The Culturally Situated Self

Amir Rosenmann, Jenny Kurman

Research output: Chapter in Book/Report/Conference proceedingChapterpeer-review


The impact of culture on the self, the most fundamental unit of psychological inquiry, has captivated scholarly interest for decades. In this chapter, the authors review strands from this prolific body of cross-cultural research, sampled along several lines. They plot a rough trajectory from the early discussions of cultural forms of self-construal to emergent research in online presentation and consumer selfhood. They then illustrate culture’s profound effects on the cognitive, affective, and behavioral facets of the self by reviewing cultural variations in individuals’ self-concept, self-regard, and self-presentation. This cultural divergence notwithstanding, they argue for the universality of basic self-processes. Specifically, the authors claim that the need for positive self-regard and the motivation for self-enhancement exist in all cultural contexts, even as their cultural manifestations radically differ. The chapter concludes with an exploration of self-psychology in the current globalizing age, where cultures around the world are reformatted as consumer cultures.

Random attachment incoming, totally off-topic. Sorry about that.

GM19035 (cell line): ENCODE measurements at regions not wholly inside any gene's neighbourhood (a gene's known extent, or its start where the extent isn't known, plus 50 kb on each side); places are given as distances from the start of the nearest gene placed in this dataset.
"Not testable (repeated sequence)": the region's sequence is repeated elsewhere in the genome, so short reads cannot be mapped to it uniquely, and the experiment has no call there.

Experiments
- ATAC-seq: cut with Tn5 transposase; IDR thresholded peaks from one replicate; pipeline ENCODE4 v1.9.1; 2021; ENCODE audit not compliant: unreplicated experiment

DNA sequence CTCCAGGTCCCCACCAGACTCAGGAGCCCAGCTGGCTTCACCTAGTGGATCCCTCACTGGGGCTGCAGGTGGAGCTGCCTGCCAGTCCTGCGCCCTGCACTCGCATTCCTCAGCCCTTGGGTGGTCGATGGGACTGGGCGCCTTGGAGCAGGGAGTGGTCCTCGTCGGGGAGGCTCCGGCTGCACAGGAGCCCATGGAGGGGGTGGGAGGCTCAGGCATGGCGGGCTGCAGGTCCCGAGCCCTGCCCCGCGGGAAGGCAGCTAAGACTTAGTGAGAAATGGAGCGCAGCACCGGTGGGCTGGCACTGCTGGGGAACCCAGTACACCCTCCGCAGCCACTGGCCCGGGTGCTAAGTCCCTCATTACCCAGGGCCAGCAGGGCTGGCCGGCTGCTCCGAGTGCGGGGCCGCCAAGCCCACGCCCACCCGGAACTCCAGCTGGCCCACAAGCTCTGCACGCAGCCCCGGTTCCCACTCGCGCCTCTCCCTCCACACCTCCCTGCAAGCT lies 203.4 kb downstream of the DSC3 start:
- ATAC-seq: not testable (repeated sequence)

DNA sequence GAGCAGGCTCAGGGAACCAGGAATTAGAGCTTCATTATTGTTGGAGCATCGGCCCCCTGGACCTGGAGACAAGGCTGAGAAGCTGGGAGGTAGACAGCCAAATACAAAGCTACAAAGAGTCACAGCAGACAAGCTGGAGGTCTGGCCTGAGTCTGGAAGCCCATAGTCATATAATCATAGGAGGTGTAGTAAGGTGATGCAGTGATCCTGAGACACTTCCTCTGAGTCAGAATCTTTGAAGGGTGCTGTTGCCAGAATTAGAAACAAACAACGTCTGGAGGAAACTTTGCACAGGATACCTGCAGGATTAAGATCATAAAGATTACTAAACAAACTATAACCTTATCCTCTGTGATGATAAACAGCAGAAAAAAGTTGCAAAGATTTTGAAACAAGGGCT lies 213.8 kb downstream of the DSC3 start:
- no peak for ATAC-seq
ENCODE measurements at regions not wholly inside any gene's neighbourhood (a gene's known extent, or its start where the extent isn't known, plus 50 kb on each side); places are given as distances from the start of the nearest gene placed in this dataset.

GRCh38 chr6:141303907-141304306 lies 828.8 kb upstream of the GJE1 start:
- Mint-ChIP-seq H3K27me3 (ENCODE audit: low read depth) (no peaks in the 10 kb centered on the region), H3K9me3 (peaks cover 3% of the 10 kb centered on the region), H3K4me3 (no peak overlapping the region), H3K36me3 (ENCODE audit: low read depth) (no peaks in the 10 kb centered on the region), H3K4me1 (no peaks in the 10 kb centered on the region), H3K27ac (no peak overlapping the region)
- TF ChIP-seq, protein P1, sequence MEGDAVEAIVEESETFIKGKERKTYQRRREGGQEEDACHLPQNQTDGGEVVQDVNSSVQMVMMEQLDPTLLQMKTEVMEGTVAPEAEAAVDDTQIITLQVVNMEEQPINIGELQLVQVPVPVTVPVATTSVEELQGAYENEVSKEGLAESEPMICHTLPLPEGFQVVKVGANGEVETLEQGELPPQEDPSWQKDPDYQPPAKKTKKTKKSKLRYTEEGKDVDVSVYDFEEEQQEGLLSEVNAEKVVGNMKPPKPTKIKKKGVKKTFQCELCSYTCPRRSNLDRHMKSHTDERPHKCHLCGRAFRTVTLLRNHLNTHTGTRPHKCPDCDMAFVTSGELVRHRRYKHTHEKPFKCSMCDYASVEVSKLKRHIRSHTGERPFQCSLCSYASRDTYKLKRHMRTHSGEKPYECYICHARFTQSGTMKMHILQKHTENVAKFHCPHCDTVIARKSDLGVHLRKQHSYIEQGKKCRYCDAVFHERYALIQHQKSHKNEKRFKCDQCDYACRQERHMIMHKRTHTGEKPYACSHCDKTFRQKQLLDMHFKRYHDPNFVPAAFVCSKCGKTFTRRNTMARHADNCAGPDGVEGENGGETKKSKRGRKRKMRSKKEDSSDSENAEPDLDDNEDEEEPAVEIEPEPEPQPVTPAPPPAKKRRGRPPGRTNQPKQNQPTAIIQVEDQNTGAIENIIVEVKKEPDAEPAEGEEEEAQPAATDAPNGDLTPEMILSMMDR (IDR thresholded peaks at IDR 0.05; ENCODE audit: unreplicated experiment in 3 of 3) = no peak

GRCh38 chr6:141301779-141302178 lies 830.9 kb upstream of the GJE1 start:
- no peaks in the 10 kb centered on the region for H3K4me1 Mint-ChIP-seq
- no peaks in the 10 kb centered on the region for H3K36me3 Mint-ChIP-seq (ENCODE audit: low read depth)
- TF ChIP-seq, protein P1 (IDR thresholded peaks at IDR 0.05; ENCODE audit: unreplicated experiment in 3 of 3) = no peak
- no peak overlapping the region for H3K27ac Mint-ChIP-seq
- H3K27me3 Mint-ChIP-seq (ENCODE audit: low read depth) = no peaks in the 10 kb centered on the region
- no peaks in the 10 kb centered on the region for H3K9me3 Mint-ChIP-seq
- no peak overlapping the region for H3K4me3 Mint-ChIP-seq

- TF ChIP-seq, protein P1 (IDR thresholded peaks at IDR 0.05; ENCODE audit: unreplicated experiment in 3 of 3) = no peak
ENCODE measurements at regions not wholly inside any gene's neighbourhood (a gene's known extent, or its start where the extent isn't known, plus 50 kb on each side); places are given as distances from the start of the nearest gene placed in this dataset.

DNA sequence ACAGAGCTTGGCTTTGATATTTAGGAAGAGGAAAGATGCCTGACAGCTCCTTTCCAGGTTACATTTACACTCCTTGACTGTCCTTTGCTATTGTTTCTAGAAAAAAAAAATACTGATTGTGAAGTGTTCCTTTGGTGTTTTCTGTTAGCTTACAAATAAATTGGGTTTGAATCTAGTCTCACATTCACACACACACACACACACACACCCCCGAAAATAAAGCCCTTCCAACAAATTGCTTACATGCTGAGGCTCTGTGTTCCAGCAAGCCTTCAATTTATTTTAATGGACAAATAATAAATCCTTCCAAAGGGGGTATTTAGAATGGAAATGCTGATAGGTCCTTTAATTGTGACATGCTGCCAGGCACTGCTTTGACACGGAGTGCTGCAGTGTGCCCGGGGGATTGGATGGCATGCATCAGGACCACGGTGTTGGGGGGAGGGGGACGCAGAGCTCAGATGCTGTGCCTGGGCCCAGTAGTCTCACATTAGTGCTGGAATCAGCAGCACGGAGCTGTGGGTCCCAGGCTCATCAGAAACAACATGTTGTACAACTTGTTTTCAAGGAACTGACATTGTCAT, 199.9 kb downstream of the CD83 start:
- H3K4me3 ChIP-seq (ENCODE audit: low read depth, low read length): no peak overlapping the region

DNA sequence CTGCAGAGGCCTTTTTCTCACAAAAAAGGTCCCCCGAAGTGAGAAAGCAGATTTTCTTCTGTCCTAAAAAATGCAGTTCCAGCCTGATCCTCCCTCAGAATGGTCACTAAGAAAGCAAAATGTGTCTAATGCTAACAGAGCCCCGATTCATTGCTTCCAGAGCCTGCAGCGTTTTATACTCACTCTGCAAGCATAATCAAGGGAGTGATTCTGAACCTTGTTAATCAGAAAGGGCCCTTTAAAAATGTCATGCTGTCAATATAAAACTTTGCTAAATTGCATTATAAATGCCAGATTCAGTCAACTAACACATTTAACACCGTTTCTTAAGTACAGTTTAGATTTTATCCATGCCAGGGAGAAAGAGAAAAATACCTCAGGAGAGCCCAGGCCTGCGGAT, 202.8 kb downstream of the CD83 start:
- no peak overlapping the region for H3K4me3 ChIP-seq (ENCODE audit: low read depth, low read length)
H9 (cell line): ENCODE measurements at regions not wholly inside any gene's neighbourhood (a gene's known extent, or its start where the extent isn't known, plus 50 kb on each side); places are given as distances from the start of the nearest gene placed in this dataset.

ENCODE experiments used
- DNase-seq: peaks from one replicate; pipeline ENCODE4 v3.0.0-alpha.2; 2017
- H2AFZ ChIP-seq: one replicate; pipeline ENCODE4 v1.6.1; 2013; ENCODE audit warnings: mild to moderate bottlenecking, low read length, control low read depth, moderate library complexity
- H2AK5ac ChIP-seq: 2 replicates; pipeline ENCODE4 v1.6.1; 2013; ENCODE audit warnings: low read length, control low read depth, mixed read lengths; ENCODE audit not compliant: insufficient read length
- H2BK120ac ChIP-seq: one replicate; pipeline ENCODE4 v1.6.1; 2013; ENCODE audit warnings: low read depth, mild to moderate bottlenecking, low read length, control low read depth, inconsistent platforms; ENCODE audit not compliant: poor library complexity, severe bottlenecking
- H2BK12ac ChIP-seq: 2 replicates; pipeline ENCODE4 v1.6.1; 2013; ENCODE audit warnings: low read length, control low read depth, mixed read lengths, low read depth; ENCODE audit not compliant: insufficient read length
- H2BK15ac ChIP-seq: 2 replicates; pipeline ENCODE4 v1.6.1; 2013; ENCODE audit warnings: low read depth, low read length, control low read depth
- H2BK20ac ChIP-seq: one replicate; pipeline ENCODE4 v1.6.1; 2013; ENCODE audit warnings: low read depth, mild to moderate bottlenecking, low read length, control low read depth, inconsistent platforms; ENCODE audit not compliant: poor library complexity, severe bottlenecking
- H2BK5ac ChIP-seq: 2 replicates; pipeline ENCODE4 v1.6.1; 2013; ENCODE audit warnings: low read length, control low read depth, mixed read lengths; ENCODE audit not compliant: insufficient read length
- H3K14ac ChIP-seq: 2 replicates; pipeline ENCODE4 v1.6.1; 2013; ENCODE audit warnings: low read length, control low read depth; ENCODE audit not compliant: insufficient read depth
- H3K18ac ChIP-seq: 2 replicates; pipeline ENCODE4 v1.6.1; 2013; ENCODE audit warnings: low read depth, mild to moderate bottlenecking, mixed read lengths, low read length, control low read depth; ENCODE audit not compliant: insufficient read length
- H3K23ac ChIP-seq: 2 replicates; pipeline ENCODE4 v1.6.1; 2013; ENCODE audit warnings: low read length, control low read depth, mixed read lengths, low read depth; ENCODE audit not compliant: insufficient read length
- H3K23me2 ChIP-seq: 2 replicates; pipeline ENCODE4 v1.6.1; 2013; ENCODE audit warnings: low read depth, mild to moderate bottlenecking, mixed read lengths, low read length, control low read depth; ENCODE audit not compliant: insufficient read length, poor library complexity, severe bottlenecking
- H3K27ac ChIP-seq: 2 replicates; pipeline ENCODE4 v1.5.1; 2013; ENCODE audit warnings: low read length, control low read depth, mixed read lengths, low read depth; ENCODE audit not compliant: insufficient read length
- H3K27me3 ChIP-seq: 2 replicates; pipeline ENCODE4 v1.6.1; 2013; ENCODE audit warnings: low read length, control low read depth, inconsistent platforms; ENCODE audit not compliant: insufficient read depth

Original languageEnglish
Title of host publicationThe handbook of culture and psychology
EditorsHyi Sung Hwang, David Ricky Matsumoto
Place of PublicationNew York: Oxford
PublisherOxford University Press
Number of pages48
ISBN (Electronic) 0-19-067977-8
StatePublished - 2019


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